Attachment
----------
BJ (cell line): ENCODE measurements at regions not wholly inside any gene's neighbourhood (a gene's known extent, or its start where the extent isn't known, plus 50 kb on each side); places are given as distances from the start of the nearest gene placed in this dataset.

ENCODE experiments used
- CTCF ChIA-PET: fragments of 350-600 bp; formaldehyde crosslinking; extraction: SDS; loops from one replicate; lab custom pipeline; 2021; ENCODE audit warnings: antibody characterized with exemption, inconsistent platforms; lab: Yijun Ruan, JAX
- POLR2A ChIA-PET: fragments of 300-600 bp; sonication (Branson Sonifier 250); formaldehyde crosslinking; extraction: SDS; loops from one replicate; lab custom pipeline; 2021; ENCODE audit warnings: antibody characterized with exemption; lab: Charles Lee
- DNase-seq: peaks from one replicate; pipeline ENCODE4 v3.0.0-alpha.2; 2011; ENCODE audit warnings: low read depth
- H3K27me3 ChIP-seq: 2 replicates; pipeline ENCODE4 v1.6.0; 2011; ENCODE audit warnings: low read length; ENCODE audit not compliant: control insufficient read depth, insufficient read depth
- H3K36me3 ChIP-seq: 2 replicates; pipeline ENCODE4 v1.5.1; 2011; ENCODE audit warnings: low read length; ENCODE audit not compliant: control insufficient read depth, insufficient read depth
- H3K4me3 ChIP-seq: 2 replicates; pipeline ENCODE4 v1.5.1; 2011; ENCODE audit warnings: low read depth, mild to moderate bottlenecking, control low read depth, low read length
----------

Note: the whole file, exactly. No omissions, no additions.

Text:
BJ (cell line): ENCODE measurements at regions not wholly inside any gene's neighbourhood (a gene's known extent, or its start where the extent isn't known, plus 50 kb on each side); places are given as distances from the start of the nearest gene placed in this dataset.

ENCODE experiments used
- CTCF ChIA-PET: fragments of 350-600 bp; formaldehyde crosslinking; extraction: SDS; loops from one replicate; lab custom pipeline; 2021; ENCODE audit warnings: antibody characterized with exemption, inconsistent platforms; lab: Yijun Ruan, JAX
- POLR2A ChIA-PET: fragments of 300-600 bp; sonication (Branson Sonifier 250); formaldehyde crosslinking; extraction: SDS; loops from one replicate; lab custom pipeline; 2021; ENCODE audit warnings: antibody characterized with exemption; lab: Charles Lee
- DNase-seq: peaks from one replicate; pipeline ENCODE4 v3.0.0-alpha.2; 2011; ENCODE audit warnings: low read depth
- H3K27me3 ChIP-seq: 2 replicates; pipeline ENCODE4 v1.6.0; 2011; ENCODE audit warnings: low read length; ENCODE audit not compliant: control insufficient read depth, insufficient read depth
- H3K36me3 ChIP-seq: 2 replicates; pipeline ENCODE4 v1.5.1; 2011; ENCODE audit warnings: low read length; ENCODE audit not compliant: control insufficient read depth, insufficient read depth
- H3K4me3 ChIP-seq: 2 replicates; pipeline ENCODE4 v1.5.1; 2011; ENCODE audit warnings: low read depth, mild to moderate bottlenecking, control low read depth, low read length